Sometime in the past few years, I started thinking about that yellow book, and wanted to locate a copy of it for posterity. I couldn't remember the exact title or the author — all I could remember was that this yellow book was a BASIC programming book for children from the early-to-mid 80's, and that this book covered six different computers, including the Apple IIe, the Commodore 64, the TI 99/A, the TRS-80, something from Atari, and something from Timex Sinclair.
Unfortunately, I had forgotten that the book actually covered six different manufacturers, which complicated my efforts to find the book. And yes, my first check was of the library's online catalog for books on BASIC, just in case they still had the book. (Nope.)
About a year ago, after discovering that the Internet Archive has archives of computing-related printed materials, I decided to try searching their catalog and scrolling through the results, all in the hopes that I saw a familiar-looking cover. Success at last!
I once again know the title of that yellow book from the library: BASIC Programming for Kids by Roz Ault. And I can share that book with you, right here!
And if you happen to know Roz Ault, let her know that I said thank you for writing that book.
The first computer I ever used was an Apple IIgs, located in my elementary school's computer lab. And the first program I remember running was The Oregon Trail by MECC.
Which, of course, means that the first famous computer game phrase I remember is, "You have died of dysentery."
For a fourth grader, it was a magical experience: You picked a program from the box of floppy disks, all proudly emblazoned with the MECC logo. You slid the disk into the floppy drive, closed the door, and turned the computer on. Within seconds, you would see the splash screen for your chosen program. And you'd hope that your program disk didn't have a bad sector (an unfortunate common occurrence).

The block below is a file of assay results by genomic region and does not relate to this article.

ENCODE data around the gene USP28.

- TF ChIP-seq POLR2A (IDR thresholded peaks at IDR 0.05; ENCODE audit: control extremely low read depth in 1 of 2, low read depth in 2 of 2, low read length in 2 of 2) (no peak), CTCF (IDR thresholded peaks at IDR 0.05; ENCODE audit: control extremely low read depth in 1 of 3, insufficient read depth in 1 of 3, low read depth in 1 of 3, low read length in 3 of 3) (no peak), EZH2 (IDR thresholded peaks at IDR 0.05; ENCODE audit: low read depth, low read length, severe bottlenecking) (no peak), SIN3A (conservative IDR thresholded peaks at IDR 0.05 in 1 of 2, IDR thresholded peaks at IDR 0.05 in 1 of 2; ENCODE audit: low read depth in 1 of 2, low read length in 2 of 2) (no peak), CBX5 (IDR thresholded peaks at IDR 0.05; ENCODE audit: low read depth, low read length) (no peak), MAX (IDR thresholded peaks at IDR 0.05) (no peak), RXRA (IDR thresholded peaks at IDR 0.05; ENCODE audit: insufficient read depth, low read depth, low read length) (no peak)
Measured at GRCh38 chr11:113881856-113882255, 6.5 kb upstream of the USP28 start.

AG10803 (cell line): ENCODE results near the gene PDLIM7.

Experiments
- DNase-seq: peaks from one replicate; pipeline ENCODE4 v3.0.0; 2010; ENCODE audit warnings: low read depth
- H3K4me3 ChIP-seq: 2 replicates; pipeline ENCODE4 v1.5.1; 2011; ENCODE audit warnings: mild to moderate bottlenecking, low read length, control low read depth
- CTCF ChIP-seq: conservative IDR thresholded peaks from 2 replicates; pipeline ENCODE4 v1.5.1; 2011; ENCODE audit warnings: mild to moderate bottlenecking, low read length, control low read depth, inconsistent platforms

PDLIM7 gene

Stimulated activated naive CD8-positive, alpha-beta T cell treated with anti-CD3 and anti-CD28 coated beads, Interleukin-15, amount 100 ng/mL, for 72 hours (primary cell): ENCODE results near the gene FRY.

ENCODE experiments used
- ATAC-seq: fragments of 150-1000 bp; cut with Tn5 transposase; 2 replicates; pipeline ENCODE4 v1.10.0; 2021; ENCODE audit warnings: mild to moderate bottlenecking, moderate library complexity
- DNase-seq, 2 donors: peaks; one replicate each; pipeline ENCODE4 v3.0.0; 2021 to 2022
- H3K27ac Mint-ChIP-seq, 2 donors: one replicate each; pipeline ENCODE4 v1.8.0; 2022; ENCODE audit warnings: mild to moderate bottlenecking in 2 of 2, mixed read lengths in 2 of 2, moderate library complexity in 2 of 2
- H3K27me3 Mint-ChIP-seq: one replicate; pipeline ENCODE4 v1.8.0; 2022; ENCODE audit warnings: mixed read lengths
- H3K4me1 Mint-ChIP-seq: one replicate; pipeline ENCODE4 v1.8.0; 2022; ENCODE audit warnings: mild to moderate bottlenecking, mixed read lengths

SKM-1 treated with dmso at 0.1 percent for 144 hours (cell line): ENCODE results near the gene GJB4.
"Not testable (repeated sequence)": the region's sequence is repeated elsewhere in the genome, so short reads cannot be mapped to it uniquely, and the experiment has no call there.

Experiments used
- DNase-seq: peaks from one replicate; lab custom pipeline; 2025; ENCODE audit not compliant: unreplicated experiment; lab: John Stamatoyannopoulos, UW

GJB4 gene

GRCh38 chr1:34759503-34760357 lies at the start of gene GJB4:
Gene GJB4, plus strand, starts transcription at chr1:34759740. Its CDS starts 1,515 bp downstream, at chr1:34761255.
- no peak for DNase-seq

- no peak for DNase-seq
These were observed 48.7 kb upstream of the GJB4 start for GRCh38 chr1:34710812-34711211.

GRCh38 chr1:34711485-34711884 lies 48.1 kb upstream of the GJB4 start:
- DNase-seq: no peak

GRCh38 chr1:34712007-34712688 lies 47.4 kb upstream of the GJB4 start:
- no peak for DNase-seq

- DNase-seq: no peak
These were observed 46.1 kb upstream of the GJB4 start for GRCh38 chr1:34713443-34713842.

For if your program disk did have a bad sector, the floppy drive would make loud, evil grinding noises. I've since come to realize that was the sound of the drive heads being repeatedly commanded to the end stop, in order to get the drive heads back to a known location before re-attempting access to the disk...
Should your program disk be free from defects, and your gameplay wise, then perhaps you would make it to Oregon before you died from dysentery.
A number of sequels to The Oregon Trail have been released since my fourth grade days. I've refused to try any of them, because the Apple II version from the mid-to-late 80's is the only true version in my mind. It's the version my inner geek wants to play again, on actual hardware, for the nostalgic value.
The Oregon Trail is also the first computer game that I never finished... Perhaps that's actually why I want another shot at playing this game.
My grandmother has recalled on many occasions that, when I was asked what I wanted for my first Christmas, I replied that I wanted a "'puter". While some in my family think I was trying to say something else, my grandmother knows that I was trying to say "computer".